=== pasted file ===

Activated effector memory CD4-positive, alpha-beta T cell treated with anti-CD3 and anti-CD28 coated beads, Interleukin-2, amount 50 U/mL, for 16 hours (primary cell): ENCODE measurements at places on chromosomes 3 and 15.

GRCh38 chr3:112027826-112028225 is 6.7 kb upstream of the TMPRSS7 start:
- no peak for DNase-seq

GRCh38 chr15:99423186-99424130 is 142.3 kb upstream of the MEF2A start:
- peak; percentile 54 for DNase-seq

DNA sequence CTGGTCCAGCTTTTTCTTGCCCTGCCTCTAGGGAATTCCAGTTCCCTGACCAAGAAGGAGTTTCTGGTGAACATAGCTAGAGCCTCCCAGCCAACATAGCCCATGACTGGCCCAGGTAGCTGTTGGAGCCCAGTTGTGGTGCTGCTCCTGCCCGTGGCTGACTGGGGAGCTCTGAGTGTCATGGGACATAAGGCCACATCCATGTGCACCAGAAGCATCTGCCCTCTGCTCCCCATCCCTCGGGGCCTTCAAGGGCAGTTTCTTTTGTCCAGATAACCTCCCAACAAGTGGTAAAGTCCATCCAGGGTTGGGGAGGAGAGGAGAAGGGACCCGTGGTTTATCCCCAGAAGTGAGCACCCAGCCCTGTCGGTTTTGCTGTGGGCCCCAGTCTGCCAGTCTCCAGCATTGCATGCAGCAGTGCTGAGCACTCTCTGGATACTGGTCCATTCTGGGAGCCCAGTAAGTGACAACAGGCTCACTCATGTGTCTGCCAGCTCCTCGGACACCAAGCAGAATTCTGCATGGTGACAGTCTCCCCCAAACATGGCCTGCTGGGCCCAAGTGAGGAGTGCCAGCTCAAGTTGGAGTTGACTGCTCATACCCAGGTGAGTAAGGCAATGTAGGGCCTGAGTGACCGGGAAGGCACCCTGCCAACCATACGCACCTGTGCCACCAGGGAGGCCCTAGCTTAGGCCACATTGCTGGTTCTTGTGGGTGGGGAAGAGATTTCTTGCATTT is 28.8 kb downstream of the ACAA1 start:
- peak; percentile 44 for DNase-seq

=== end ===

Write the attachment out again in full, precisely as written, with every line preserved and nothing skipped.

Activated effector memory CD4-positive, alpha-beta T cell treated with anti-CD3 and anti-CD28 coated beads, Interleukin-2, amount 50 U/mL, for 16 hours (primary cell): ENCODE measurements at places on chromosomes 3 and 15.

GRCh38 chr3:112027826-112028225 is 6.7 kb upstream of the TMPRSS7 start:
- no peak for DNase-seq

GRCh38 chr15:99423186-99424130 is 142.3 kb upstream of the MEF2A start:
- peak; percentile 54 for DNase-seq

DNA sequence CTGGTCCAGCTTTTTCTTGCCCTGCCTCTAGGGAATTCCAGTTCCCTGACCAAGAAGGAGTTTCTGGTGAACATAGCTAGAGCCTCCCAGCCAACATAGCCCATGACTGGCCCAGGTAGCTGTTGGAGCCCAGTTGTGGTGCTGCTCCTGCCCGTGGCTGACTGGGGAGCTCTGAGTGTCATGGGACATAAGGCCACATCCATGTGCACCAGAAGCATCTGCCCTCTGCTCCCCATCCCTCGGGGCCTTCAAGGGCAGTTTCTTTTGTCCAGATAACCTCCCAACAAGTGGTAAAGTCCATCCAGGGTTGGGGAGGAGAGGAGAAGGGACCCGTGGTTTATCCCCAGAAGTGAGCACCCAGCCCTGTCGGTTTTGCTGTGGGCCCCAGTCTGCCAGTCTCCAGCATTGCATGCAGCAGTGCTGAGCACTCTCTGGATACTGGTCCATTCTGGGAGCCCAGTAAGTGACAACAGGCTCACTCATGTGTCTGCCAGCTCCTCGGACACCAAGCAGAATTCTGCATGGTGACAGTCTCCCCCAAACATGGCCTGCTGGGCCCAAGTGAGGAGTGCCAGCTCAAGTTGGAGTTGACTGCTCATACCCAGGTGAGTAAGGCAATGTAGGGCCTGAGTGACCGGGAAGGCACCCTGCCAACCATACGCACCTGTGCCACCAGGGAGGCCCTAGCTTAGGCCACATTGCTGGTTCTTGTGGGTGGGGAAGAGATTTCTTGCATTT is 28.8 kb downstream of the ACAA1 start:
- peak; percentile 44 for DNase-seq